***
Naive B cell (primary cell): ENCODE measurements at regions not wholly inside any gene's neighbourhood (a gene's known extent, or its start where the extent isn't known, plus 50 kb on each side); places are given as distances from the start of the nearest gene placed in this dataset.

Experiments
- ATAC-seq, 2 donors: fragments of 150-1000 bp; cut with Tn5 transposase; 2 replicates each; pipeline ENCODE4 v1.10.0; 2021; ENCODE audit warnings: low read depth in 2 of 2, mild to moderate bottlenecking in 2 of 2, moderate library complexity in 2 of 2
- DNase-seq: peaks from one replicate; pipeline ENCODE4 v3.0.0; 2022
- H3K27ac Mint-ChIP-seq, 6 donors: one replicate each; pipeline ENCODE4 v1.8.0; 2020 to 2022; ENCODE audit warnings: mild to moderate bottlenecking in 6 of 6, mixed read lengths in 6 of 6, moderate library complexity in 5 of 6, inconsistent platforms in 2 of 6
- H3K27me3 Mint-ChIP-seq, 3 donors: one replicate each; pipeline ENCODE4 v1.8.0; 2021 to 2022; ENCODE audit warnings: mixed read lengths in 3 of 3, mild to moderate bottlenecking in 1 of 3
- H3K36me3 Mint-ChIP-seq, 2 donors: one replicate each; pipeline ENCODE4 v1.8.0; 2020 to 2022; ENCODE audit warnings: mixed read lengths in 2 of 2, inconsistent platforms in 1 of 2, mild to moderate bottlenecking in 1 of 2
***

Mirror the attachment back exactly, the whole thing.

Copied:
Naive B cell (primary cell): ENCODE measurements at regions not wholly inside any gene's neighbourhood (a gene's known extent, or its start where the extent isn't known, plus 50 kb on each side); places are given as distances from the start of the nearest gene placed in this dataset.

Experiments
- ATAC-seq, 2 donors: fragments of 150-1000 bp; cut with Tn5 transposase; 2 replicates each; pipeline ENCODE4 v1.10.0; 2021; ENCODE audit warnings: low read depth in 2 of 2, mild to moderate bottlenecking in 2 of 2, moderate library complexity in 2 of 2
- DNase-seq: peaks from one replicate; pipeline ENCODE4 v3.0.0; 2022
- H3K27ac Mint-ChIP-seq, 6 donors: one replicate each; pipeline ENCODE4 v1.8.0; 2020 to 2022; ENCODE audit warnings: mild to moderate bottlenecking in 6 of 6, mixed read lengths in 6 of 6, moderate library complexity in 5 of 6, inconsistent platforms in 2 of 6
- H3K27me3 Mint-ChIP-seq, 3 donors: one replicate each; pipeline ENCODE4 v1.8.0; 2021 to 2022; ENCODE audit warnings: mixed read lengths in 3 of 3, mild to moderate bottlenecking in 1 of 3
- H3K36me3 Mint-ChIP-seq, 2 donors: one replicate each; pipeline ENCODE4 v1.8.0; 2020 to 2022; ENCODE audit warnings: mixed read lengths in 2 of 2, inconsistent platforms in 1 of 2, mild to moderate bottlenecking in 1 of 2